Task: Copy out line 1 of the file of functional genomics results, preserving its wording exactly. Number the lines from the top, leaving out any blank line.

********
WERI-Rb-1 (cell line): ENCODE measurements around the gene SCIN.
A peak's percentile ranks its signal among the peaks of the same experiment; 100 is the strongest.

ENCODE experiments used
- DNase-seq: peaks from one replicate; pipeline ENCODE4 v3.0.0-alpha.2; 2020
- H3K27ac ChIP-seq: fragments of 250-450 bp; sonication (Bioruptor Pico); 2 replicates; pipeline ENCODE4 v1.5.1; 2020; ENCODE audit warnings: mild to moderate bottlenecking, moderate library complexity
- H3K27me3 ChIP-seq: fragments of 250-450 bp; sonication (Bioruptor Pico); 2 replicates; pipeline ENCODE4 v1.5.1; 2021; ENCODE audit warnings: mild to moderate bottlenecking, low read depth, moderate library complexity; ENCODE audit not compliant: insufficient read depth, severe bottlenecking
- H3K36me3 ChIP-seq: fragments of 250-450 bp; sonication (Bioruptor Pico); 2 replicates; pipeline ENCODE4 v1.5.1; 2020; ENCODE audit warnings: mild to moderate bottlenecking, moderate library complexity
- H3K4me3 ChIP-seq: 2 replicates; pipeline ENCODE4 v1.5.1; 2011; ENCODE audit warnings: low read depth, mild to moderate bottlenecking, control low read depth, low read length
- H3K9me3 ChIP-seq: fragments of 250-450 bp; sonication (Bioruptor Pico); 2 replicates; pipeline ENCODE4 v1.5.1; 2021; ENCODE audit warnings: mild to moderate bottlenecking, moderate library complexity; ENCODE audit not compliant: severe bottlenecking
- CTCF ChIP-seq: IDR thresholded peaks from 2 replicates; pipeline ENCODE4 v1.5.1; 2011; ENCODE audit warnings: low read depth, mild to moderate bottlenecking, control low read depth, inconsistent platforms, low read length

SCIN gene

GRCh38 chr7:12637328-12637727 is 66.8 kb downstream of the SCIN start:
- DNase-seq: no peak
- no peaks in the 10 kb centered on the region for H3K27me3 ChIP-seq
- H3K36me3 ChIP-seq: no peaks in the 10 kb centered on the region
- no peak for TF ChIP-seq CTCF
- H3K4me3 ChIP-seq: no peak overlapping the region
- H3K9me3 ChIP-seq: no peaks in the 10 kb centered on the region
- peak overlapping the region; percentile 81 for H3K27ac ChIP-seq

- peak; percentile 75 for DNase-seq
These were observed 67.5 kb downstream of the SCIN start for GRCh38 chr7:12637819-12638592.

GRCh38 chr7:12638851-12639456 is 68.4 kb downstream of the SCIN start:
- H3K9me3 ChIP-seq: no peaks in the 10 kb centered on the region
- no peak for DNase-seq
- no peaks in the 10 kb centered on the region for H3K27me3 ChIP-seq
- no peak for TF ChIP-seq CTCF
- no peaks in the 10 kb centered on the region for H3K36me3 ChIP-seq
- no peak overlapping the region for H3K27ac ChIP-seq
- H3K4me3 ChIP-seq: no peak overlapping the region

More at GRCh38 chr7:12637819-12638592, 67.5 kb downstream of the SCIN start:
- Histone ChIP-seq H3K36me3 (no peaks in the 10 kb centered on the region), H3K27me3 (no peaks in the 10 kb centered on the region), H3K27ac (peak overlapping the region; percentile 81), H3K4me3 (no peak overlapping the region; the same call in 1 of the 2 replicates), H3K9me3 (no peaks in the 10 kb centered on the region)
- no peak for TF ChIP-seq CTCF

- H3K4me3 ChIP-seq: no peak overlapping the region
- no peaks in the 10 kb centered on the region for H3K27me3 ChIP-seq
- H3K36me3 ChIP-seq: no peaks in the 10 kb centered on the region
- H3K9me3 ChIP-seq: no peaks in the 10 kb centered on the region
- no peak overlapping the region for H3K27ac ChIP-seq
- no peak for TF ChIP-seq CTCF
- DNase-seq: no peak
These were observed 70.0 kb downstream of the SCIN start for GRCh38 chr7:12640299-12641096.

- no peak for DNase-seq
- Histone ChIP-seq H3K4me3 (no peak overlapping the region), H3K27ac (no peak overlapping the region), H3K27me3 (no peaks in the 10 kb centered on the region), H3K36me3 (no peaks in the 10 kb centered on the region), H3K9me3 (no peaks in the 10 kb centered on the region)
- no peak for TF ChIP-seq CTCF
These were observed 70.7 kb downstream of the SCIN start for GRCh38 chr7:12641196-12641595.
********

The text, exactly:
WERI-Rb-1 (cell line): ENCODE measurements around the gene SCIN.